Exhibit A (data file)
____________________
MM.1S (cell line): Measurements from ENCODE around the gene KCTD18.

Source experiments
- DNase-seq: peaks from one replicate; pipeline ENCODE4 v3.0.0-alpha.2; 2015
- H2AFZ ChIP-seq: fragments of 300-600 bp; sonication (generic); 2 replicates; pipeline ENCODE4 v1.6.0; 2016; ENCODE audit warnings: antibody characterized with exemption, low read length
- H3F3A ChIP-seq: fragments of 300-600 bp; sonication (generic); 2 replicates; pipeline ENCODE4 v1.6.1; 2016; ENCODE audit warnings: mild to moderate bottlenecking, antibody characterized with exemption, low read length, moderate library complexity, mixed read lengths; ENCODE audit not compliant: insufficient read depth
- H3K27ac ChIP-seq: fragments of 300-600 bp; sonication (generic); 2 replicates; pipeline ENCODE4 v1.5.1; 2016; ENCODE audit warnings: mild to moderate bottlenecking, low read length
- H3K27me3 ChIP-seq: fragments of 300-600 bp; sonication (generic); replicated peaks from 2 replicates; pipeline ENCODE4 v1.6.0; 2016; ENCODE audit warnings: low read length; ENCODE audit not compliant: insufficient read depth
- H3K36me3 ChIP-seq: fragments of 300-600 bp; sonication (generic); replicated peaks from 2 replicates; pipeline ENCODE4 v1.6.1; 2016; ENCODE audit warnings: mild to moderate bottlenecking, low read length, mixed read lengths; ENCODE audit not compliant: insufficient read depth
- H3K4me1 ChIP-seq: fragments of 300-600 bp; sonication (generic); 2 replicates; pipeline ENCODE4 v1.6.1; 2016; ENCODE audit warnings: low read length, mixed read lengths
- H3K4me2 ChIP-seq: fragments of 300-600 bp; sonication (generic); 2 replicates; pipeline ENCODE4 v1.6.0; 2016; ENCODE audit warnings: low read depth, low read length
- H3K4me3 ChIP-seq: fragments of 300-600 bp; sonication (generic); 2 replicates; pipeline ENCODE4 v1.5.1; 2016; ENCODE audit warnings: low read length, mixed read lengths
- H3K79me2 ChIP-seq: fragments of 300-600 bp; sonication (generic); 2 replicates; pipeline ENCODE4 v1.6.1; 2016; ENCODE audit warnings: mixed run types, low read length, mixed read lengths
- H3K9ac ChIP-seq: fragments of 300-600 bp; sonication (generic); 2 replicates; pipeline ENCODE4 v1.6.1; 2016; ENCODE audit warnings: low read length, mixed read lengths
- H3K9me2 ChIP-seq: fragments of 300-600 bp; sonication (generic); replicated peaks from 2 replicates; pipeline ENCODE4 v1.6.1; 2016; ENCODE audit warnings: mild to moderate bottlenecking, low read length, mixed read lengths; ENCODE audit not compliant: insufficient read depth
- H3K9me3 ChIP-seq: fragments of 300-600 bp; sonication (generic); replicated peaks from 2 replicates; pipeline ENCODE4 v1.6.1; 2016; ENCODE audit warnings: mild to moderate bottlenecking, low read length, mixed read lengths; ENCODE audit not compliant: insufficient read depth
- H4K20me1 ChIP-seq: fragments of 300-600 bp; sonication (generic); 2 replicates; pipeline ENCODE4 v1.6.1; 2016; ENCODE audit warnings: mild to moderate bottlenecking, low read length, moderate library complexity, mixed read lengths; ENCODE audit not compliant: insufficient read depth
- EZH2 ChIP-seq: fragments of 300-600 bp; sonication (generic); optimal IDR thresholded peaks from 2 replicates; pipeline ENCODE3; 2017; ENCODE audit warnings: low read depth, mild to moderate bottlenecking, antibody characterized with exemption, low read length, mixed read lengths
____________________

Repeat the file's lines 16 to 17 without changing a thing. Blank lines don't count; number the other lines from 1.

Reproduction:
- H4K20me1 ChIP-seq: fragments of 300-600 bp; sonication (generic); 2 replicates; pipeline ENCODE4 v1.6.1; 2016; ENCODE audit warnings: mild to moderate bottlenecking, low read length, moderate library complexity, mixed read lengths; ENCODE audit not compliant: insufficient read depth
- EZH2 ChIP-seq: fragments of 300-600 bp; sonication (generic); optimal IDR thresholded peaks from 2 replicates; pipeline ENCODE3; 2017; ENCODE audit warnings: low read depth, mild to moderate bottlenecking, antibody characterized with exemption, low read length, mixed read lengths